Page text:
For parents that have several kids that are different ages, how do I keep my other children preoccupied while I’m teaching the other kid? "That’s the challenge! I try to keep kids in closer ages doing the same thing. So for example, the 6th and 8th grader will be doing the same science lesson but I expect the work of the 8th grader to be more in-depth. Or maybe my 2nd and 4th grader and working on the same history. I expect a summary from the 4th grader, and a one-liner from my 2nd grader about what we read. That way, I’m not having to repeat so many subjects. Also, after about 4th or 5th grade, they should be reading well enough that they can do much of their work independently with me checking in on them. The bulk of my attention goes to K to 3rd grade, but especially 1st and 2nd grade. That’s when they aren’t strong readers so pretty much everything has to be taught by me. But that’s also an age where I don’t expect to spend more than 2 hours to get things finished. My middle and high schooler spend a huge chunk of their day on school work but I don’t do it with them!


So really, the only age I have to keep occupied is Kindergarten and under. If my 1st grader is finished with his work, he is happy to play with Legos and do his own thing. But my preschooler has been a huge challenge. Probably one of the biggest! I actually had her in preschool 3 days a week before the pandemic began because it was so hard to get school done with her wanting attention. I have to find creative ways to keep her occupied. Her 2nd grade brother has had some learning issues which means I have had to give him more attention and focus than anyone else, which quadruples my challenge with those two! I have had to ask my older kids to sometimes take turns playing with the youngest or helping her with her pre-K schoolwork. I think the most challenging scenario for parents will be those with toddlers or pre-K age that need a lot of attention, especially if they have unmotivated 1st-2nd graders. I did not have a problem with babies, as they could sleep or nurse while I taught lessons."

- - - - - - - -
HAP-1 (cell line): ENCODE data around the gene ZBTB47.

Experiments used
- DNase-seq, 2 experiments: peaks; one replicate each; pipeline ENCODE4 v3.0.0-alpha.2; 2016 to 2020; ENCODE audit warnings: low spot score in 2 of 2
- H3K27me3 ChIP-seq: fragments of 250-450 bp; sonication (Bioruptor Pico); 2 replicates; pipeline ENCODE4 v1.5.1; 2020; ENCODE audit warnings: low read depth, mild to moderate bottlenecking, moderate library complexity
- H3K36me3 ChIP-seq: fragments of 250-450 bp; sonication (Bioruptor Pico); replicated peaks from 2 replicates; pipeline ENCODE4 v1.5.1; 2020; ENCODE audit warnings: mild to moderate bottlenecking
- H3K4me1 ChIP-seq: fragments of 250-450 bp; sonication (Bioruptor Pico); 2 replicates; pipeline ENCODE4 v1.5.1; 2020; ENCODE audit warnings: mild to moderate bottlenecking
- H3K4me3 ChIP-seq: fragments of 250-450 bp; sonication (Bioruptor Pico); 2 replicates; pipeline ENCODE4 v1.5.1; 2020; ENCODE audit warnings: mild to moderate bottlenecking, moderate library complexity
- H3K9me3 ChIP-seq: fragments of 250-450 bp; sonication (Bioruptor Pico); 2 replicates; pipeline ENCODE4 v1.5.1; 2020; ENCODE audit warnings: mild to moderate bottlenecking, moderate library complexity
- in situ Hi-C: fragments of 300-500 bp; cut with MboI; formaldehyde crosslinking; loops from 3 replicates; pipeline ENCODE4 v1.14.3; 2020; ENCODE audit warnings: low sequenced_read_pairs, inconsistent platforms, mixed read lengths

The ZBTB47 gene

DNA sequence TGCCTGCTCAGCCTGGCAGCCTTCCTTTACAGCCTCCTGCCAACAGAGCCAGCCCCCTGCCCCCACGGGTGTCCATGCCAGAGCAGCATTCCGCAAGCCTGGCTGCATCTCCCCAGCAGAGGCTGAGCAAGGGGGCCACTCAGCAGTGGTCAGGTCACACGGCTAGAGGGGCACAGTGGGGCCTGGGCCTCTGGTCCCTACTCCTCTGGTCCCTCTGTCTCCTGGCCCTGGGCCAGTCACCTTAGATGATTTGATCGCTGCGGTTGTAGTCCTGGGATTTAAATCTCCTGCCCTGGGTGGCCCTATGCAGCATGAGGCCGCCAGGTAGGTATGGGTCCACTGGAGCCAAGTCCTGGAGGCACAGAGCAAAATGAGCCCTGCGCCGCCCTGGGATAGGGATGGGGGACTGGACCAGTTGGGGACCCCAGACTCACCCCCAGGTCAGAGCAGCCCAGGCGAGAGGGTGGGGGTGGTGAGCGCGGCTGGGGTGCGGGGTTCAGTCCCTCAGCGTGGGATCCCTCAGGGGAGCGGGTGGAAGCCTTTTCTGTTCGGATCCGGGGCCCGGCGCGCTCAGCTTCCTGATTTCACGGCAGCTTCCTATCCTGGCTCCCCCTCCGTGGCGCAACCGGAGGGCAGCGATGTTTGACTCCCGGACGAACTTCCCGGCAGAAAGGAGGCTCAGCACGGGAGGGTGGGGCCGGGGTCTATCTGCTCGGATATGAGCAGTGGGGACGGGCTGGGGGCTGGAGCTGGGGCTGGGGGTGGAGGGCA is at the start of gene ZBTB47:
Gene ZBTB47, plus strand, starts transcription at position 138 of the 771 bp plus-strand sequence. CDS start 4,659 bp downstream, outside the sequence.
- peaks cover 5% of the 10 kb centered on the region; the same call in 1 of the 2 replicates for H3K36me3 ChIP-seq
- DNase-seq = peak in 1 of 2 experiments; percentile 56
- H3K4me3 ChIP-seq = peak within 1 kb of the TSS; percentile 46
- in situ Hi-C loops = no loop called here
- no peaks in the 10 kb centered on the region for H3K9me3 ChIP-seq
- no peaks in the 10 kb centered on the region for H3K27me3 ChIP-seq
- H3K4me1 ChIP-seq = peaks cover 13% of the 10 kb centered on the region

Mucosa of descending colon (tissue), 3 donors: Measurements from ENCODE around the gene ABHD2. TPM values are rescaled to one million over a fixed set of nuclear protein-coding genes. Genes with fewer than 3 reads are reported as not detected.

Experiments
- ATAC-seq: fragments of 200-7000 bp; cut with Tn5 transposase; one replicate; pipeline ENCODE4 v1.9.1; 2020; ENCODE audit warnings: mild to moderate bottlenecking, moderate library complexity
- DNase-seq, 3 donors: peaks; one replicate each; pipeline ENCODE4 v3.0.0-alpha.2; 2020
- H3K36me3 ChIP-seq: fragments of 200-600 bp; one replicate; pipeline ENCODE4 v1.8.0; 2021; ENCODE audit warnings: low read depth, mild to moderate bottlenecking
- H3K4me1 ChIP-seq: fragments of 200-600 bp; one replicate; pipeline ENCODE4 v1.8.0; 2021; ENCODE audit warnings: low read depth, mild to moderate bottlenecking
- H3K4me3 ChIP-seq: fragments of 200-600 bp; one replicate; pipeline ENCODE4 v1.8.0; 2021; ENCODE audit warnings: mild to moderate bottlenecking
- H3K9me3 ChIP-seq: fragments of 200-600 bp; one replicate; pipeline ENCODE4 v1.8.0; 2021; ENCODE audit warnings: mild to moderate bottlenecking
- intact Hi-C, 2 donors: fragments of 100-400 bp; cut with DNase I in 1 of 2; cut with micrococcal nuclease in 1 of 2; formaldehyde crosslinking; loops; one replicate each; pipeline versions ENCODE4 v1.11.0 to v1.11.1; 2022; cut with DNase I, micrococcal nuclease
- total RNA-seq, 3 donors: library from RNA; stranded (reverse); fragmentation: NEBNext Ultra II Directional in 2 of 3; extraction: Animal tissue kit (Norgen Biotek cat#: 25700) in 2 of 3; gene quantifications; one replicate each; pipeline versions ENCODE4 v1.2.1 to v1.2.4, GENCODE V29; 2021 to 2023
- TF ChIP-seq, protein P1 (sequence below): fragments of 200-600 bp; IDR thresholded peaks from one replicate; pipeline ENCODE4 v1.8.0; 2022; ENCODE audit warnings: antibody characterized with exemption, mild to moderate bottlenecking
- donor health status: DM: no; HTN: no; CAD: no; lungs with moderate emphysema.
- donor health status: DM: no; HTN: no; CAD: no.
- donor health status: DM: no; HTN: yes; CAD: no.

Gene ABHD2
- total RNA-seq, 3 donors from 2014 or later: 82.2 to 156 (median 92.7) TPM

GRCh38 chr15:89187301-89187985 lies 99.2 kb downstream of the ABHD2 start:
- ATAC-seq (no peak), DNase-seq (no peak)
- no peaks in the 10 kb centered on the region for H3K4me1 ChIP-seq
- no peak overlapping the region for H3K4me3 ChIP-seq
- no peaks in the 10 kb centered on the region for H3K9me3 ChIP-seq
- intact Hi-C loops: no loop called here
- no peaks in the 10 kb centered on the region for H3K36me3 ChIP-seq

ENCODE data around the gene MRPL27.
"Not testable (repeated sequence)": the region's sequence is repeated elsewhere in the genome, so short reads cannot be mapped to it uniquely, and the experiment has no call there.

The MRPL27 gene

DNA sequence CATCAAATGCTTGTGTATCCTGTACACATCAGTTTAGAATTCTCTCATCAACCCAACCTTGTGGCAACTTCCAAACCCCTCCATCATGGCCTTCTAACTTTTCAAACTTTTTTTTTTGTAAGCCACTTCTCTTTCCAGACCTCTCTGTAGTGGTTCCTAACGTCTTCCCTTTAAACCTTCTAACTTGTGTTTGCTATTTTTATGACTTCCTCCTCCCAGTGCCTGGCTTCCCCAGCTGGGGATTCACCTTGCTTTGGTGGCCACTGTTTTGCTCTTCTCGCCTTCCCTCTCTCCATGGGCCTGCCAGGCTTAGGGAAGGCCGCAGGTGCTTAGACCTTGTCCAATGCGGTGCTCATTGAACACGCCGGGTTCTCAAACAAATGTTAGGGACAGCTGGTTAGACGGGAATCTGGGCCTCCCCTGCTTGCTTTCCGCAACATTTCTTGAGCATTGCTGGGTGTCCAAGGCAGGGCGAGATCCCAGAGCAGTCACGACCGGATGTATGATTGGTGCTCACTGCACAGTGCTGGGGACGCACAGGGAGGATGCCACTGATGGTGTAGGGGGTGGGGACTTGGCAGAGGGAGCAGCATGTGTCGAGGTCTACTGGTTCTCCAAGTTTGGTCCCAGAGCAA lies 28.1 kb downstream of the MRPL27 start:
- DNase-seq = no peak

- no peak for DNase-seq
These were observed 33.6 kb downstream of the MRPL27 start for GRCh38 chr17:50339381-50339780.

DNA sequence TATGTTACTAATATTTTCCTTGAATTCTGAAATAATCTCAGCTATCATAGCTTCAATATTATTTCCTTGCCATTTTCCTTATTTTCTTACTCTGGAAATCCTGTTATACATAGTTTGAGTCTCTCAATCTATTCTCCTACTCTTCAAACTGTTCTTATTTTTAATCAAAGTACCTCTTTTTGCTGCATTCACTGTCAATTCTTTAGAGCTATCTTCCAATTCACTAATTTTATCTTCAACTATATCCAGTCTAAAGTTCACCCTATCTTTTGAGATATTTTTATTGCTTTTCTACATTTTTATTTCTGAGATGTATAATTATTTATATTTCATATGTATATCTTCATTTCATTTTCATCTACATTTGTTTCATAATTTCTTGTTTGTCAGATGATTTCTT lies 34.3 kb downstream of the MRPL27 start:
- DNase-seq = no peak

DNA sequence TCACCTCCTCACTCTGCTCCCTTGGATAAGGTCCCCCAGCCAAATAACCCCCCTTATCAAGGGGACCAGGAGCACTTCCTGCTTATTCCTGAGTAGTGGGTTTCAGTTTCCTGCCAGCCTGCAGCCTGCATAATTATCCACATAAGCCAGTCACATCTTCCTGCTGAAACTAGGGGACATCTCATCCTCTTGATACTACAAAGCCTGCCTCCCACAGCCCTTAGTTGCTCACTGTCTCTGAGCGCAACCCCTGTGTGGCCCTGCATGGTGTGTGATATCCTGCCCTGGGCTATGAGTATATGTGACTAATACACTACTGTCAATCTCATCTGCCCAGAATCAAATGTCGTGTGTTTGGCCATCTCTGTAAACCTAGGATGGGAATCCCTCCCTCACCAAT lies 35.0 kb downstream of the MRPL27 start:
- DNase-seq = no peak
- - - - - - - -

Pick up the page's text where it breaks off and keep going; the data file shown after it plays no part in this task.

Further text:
Can I really provide the level of education they need at home, i.e., Are they learning as much as they would in a classroom? "Yes, of course they are. They are probably learning more than they would in a classroom. I was so worried about it that my oldest learned a ridiculous amount more than she needed to. By the time I got to child number 3, I was burned out from teaching SO many subjects. I realized I was overdoing things. Of course, math foundations and reading foundations build on each other, as many subjects do but there’s a lot of learning in elementary school that children will forget. I mean, just teaching them things I say “oh yeah, I forgot learning that.” So much of their learning at that age is just learning HOW to learn.


The trick for their success, I think, is teaching them how to self motivate and learn on their own. By the time they reach middle school, they just have to read books and learn it. My hope for each is to instill a desire to learn the material, not a desire to simply get things done. Gratefully, it has so far worked for the older kids. I can’t say it was all me, and I might get a kid with a personality where they are totally unmotivated but for now, it’s worked out. I have older kids taking summer school courses that they don’t get a grade or any high school credits for but they were excited to take it because they were interested in the topics being offered. Isn’t that what an education should be? Rather than dread the drudgery of school, be excited about learning and knowing things?! Of course some of it will always feel like drudgery but as long as there are things that excite the kids, I have hope that they will yearn for the knowledge that comes from learning."